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This eBook from the Gutenberg Project consists of approximately 237 pages of information about Mademoiselle of Monte Carlo.

“You are really marvellous, Mr. Peters,” remarked Hugh.  “And I have to thank you for the way in which you have protected me time after time.  Your organization is simply wonderful.”

The man with the black glove laughed.

“Nothing really wonderful,” he said.  “Those who are innocent I protect, those who are traitors I condemn.  And they never escape me.  We have traitors at work now.  It is for me to fix the identity.  And in this you, Mr. Henfrey, must help me.  Have you heard from Miss Ranscomb?”

“No.  Not a word,” replied the young man.  “I dare not write to her.”

“No, don’t.  A man from Scotland Yard went to see her.  So it is best to remain apart—­my dear boy—­even though that unfortunate misunderstanding concerning Louise Lambert has arisen between you.”

“But I am anxious to put it right,” the young fellow said.  “Dorise misjudges me.”

“Ah!  I know.  But at present you must allow her to think ill of you.  You must not court arrest.  We now know that you have enemies who intend you to be the victim, while they reap the profit,” said The Sparrow kindly.  “Leave matters to me and act at my suggestion.”

“That I certainly will,” Hugh replied.  “You have never yet advised me wrongly.”

“Ah!  I am not infallible,” laughed the master criminal.

Then he rose, and crossing to the telephone, he inquired for the Grand Hotel.  After a few minutes he spoke to Mademoiselle Lisette, telling her that she need not go to Marseilles, and asking her to call upon him again at nine o’clock that night.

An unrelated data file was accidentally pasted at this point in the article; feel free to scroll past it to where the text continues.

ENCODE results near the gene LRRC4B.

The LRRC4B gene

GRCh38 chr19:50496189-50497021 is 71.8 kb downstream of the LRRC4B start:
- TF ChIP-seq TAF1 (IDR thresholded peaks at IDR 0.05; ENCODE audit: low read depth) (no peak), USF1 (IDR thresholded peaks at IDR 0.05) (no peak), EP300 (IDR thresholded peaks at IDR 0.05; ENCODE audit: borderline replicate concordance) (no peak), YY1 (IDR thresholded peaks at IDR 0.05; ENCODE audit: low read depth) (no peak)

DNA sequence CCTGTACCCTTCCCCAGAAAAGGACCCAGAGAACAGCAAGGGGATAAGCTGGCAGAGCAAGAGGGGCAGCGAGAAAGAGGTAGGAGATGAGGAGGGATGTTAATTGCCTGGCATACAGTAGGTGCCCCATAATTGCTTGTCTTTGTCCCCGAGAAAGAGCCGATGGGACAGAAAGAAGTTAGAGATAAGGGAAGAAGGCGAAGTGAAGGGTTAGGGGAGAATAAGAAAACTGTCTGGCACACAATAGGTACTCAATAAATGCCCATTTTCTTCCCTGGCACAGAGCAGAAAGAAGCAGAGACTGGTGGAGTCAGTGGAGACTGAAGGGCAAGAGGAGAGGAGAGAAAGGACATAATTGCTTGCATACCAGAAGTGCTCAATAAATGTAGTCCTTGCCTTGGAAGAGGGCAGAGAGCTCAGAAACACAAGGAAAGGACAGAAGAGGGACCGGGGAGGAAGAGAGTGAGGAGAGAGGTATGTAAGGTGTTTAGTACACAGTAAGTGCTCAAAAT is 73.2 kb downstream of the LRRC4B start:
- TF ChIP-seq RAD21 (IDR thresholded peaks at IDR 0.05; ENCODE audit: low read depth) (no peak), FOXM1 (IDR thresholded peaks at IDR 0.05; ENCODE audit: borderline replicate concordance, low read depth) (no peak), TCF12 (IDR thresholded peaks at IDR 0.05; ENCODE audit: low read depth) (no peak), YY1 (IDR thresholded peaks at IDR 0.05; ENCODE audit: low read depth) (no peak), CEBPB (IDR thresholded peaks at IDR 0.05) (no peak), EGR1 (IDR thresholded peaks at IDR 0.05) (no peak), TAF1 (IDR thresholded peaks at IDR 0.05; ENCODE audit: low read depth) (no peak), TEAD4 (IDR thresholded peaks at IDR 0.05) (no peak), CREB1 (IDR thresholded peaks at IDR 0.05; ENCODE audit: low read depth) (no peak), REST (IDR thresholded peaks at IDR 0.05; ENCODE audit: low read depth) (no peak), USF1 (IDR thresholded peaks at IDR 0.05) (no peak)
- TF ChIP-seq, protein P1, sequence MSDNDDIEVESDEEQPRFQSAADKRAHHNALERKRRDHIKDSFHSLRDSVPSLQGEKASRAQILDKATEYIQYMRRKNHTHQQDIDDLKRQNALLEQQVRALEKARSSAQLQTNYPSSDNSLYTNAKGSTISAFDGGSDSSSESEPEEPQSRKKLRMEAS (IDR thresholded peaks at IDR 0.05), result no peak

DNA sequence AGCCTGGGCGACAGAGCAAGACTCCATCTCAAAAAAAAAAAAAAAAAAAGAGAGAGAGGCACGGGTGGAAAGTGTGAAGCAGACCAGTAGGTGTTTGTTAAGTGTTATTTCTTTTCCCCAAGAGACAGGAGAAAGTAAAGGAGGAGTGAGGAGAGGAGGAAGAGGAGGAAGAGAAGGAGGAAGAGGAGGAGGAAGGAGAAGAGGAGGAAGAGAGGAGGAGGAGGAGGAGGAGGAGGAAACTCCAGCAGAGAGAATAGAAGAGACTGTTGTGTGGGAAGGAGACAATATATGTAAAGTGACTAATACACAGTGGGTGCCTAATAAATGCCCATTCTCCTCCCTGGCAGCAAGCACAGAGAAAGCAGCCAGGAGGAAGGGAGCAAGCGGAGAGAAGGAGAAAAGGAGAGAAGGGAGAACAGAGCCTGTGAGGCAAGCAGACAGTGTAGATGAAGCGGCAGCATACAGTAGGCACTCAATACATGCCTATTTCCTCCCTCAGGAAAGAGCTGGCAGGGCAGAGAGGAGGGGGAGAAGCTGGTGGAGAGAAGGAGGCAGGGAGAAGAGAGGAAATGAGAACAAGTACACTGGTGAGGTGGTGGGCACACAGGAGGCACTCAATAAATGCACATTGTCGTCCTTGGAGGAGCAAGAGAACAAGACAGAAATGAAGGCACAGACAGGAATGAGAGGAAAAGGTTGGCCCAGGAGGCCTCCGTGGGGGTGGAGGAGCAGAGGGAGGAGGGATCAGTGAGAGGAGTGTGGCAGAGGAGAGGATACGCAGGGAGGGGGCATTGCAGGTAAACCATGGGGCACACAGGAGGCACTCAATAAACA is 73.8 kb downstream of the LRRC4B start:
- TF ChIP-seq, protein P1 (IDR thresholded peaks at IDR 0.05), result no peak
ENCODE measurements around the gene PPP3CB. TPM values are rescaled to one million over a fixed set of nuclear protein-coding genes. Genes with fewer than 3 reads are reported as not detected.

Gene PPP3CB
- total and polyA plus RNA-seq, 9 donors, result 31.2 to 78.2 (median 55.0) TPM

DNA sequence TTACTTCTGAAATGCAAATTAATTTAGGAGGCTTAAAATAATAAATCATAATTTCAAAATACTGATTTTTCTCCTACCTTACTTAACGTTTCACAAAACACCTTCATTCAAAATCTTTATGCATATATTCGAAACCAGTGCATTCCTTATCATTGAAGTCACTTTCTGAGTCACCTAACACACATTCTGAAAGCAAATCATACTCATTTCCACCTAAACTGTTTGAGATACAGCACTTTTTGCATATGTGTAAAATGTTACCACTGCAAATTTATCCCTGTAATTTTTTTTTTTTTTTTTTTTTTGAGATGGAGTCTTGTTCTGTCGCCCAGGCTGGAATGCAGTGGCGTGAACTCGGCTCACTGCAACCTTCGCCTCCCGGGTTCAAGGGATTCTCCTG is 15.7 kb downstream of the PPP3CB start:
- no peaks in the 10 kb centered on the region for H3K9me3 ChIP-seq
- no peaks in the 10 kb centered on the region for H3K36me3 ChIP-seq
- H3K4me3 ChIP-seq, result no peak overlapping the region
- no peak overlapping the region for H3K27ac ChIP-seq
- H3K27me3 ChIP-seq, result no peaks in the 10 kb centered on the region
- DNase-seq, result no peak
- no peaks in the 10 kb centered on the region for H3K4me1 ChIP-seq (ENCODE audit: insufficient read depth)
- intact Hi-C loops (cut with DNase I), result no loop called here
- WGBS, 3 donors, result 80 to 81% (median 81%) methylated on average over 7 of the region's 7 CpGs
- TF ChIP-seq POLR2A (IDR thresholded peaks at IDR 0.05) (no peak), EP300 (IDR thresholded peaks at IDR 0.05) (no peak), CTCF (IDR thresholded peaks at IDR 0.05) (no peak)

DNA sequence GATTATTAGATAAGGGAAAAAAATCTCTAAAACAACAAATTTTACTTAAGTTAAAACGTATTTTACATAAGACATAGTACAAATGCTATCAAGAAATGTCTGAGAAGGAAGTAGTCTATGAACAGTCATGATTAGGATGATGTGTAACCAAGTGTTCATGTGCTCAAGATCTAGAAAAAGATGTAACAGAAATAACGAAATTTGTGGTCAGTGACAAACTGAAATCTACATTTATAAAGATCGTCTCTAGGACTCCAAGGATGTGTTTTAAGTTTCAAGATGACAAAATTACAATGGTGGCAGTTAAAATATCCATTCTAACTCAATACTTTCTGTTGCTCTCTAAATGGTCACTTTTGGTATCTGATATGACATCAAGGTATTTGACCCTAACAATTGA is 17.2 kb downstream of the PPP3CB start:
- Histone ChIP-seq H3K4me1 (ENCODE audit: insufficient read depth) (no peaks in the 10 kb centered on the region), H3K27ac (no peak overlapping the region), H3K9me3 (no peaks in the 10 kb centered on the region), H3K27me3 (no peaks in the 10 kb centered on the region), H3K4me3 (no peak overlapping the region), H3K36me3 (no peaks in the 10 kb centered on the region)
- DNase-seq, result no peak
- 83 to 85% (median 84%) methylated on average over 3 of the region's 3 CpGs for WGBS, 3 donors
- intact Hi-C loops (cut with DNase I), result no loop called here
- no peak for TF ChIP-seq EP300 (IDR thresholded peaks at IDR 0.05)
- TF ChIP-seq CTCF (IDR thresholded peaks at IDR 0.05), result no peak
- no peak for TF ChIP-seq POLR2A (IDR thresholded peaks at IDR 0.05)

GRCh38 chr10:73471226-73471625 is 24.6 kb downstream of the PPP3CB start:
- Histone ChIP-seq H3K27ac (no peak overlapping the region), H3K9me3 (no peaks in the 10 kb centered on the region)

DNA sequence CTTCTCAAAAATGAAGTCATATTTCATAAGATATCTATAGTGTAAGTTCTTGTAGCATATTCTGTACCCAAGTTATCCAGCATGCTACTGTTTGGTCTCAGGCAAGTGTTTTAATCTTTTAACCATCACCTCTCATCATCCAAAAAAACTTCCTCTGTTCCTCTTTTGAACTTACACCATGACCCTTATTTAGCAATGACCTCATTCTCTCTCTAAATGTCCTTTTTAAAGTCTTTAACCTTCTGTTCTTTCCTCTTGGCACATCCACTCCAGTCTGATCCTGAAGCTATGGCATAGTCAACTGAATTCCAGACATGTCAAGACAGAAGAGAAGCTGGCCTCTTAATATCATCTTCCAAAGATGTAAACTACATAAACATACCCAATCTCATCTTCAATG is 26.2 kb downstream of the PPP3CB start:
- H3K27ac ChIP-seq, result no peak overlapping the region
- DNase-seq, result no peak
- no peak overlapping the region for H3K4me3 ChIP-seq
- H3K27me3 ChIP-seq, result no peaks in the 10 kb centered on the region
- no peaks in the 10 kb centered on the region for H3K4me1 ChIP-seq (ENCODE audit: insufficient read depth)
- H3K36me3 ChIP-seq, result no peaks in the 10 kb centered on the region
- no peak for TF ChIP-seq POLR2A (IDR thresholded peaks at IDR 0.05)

“Monsieur Hugh has returned from the south,” he added.  “He is anxious to see you again.”

Tres bien, m’sieur,” answered the smart Parisienne.  “I will be there.  But will you not dine with me—­eh?  At Vian’s at seven.  You know the place.”

“Mademoiselle Lisette asks us to dine with her at Vian’s,” The Sparrow said, turning to Hugh.

“Yes, I shall be delighted,” replied the young man.

So The Sparrow accepted the girl’s invitation.

On that same morning, Dorise Ranscomb had, after breakfast, settled herself to write some letters.  Her mother had gone to Warwickshire for the week-end, and she was alone with the maids.

The whole matter concerning Hugh puzzled her.  She could not bring herself to a decision as to his innocence or his guilt.

As she sat writing in the morning-room, the maid announced that Mr. Shrimpton wished to see her.

She started at the name.  It was the detective inspector from Scotland Yard who had called upon her on a previous occasion.

A few moments afterwards he was shown in, a tall figure in a rough tweed suit.

“I really must apologize, Miss Ranscomb, for disturbing you, but I have heard news of Mr. Henfrey.  He has been in Marseilles.  Have you heard from him?”

“Not a word,” the girl replied.  “And, Mr. Shrimpton, I am growing very concerned.  I really can’t think that he tried to kill the young Frenchwoman.  Why should he?”

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